Darity, Dénsmore, and D’Artangan, the three eldest daughters of the Norn Skuld, walked through the autumn woods of Asgard searching for answers. Being Norns themselves, the sisters ought to have been able to merely open their Second Sight and find the solution to their problem—if the Sight itself were not their problem.
Grandmother Spider sat by the fire in her audience chamber, bent like an old woman at work even in her twilight years. The stories said she had made the stars with a dew-soaked web and brought fire to humanity. She was also the most knowledgeable of the Aeoni on matters of the Sight.
My deepest anxiety had been easy to pinpoint, almost too easy, in fact. I had to reap Gabriel. At first, I had thought my uneasiness about reaping him—one day, but not tomorrow, certainly—stemmed primarily from the fact that I had come so close before and failed. Granted, I had only delayed the harvest to allow Merlin to Name Gabriel. But I wondered if, relieved of all other Valkyrie duties, I would be strong enough to follow through when the time came.
“If we pull them all into one location, even our most secure,” Leviticus said, “it’s only a matter of time before these assassins find us and destroy the Order and its charges. They have been stalking us too long for us to be safe retreating from them. There is a mind and a purpose driving these golems to kill our monks and their charges, and if we do not go on the offensive, they will kill us all.”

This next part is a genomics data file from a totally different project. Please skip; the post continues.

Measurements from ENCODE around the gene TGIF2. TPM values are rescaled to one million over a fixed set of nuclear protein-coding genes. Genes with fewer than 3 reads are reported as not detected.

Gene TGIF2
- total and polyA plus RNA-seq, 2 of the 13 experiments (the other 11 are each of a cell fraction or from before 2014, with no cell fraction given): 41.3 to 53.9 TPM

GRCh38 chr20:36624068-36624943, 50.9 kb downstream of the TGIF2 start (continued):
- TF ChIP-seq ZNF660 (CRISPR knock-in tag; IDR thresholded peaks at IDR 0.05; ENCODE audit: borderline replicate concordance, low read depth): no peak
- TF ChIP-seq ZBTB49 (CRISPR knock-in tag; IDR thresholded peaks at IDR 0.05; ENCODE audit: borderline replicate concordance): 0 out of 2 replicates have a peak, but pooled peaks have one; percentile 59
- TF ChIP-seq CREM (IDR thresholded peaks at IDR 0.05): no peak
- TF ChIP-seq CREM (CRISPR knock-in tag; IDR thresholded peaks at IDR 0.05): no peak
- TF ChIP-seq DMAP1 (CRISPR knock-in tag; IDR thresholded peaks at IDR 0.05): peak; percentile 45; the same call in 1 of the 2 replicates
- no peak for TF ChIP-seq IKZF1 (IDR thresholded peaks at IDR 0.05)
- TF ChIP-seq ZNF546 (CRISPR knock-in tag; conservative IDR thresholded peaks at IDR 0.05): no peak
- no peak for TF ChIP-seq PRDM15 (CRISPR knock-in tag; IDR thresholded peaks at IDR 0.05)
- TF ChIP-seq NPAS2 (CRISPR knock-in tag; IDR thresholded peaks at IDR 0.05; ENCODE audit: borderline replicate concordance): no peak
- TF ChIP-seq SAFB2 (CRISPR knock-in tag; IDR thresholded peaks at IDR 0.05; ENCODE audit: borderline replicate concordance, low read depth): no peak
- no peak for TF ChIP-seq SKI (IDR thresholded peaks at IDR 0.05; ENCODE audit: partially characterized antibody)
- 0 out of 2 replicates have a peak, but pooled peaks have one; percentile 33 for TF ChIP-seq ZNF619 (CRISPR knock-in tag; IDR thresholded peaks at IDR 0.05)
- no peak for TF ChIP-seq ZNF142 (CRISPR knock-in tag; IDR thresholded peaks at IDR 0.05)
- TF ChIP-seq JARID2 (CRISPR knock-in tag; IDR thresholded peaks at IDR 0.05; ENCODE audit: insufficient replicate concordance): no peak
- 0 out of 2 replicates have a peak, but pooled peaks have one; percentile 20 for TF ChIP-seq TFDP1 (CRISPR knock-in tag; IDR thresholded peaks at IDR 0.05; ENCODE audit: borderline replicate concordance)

“Thank you for being the voice of doom,” said Deuteronomy, her voice holding back none of her disdain for Leviticus’ aggressive, if somewhat pessimistic, position.
He put his hand on hers and said, “Relax, I’ll handle it. You just focus on getting operational again. I can’t go out there and leave the Order without a sensible person around.”
“Sensible? If I was a sensible person, I’d have left the Order about three decades ago.”
“Sharon,” he said softly, “you’re only twenty-eight.”
“Exactly,” she said, closing her eyes.
“I show up uninvited all the time,” Robin said. “It adds surprise and unpredictability to life.”
“I did not know until May that my mother had not birthed me in the usual fashion,” I began, but Marquéz interrupted before I could get any further.
“Usual fashion! You were made, boy, fabricated like a bloody golem. We have witnesses.”
“Harry, are you okay? What happened?” his mother asked again.
“It was—something—magical, I think,” said Harry’s dad.
Harry tried to speak, and his words came out as a croaking gasp. He coughed and his dad lifted him into a sitting position. When Harry had control of his breathing again, he said, “Good thing I got that ghost insurance.”